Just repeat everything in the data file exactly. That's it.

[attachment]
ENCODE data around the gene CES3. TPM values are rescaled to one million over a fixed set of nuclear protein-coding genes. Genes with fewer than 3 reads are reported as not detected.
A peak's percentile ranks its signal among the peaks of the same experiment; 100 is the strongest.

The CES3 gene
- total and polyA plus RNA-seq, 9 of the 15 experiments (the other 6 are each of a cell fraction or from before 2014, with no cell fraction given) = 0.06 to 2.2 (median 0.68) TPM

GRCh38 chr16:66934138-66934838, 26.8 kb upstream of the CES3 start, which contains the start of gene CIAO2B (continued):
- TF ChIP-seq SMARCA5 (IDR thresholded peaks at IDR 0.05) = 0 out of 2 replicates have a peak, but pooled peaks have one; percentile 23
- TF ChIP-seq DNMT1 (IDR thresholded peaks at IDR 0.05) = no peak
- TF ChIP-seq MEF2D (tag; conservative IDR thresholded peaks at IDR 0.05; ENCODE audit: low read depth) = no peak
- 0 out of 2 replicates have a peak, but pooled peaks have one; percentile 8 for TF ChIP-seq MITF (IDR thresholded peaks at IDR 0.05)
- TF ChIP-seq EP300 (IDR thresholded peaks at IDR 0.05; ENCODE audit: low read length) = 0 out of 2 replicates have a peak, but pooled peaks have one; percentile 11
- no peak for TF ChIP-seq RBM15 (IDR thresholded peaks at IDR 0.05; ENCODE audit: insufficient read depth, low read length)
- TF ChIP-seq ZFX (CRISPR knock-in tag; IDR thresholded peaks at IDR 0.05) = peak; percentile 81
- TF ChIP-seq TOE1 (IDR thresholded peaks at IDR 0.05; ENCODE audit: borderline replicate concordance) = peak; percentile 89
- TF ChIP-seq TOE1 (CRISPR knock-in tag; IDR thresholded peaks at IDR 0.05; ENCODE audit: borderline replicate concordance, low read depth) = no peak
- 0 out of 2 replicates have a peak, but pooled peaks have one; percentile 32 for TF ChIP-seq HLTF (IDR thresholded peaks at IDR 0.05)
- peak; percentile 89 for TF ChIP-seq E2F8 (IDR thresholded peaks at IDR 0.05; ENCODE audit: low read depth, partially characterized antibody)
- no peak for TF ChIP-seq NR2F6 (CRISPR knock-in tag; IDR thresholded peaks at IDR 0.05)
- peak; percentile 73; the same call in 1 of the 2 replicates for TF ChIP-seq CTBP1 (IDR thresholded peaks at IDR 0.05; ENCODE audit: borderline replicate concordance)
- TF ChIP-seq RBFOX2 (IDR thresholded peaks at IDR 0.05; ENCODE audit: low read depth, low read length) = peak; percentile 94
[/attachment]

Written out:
ENCODE data around the gene CES3. TPM values are rescaled to one million over a fixed set of nuclear protein-coding genes. Genes with fewer than 3 reads are reported as not detected.
A peak's percentile ranks its signal among the peaks of the same experiment; 100 is the strongest.

The CES3 gene
- total and polyA plus RNA-seq, 9 of the 15 experiments (the other 6 are each of a cell fraction or from before 2014, with no cell fraction given) = 0.06 to 2.2 (median 0.68) TPM

GRCh38 chr16:66934138-66934838, 26.8 kb upstream of the CES3 start, which contains the start of gene CIAO2B (continued):
- TF ChIP-seq SMARCA5 (IDR thresholded peaks at IDR 0.05) = 0 out of 2 replicates have a peak, but pooled peaks have one; percentile 23
- TF ChIP-seq DNMT1 (IDR thresholded peaks at IDR 0.05) = no peak
- TF ChIP-seq MEF2D (tag; conservative IDR thresholded peaks at IDR 0.05; ENCODE audit: low read depth) = no peak
- 0 out of 2 replicates have a peak, but pooled peaks have one; percentile 8 for TF ChIP-seq MITF (IDR thresholded peaks at IDR 0.05)
- TF ChIP-seq EP300 (IDR thresholded peaks at IDR 0.05; ENCODE audit: low read length) = 0 out of 2 replicates have a peak, but pooled peaks have one; percentile 11
- no peak for TF ChIP-seq RBM15 (IDR thresholded peaks at IDR 0.05; ENCODE audit: insufficient read depth, low read length)
- TF ChIP-seq ZFX (CRISPR knock-in tag; IDR thresholded peaks at IDR 0.05) = peak; percentile 81
- TF ChIP-seq TOE1 (IDR thresholded peaks at IDR 0.05; ENCODE audit: borderline replicate concordance) = peak; percentile 89
- TF ChIP-seq TOE1 (CRISPR knock-in tag; IDR thresholded peaks at IDR 0.05; ENCODE audit: borderline replicate concordance, low read depth) = no peak
- 0 out of 2 replicates have a peak, but pooled peaks have one; percentile 32 for TF ChIP-seq HLTF (IDR thresholded peaks at IDR 0.05)
- peak; percentile 89 for TF ChIP-seq E2F8 (IDR thresholded peaks at IDR 0.05; ENCODE audit: low read depth, partially characterized antibody)
- no peak for TF ChIP-seq NR2F6 (CRISPR knock-in tag; IDR thresholded peaks at IDR 0.05)
- peak; percentile 73; the same call in 1 of the 2 replicates for TF ChIP-seq CTBP1 (IDR thresholded peaks at IDR 0.05; ENCODE audit: borderline replicate concordance)
- TF ChIP-seq RBFOX2 (IDR thresholded peaks at IDR 0.05; ENCODE audit: low read depth, low read length) = peak; percentile 94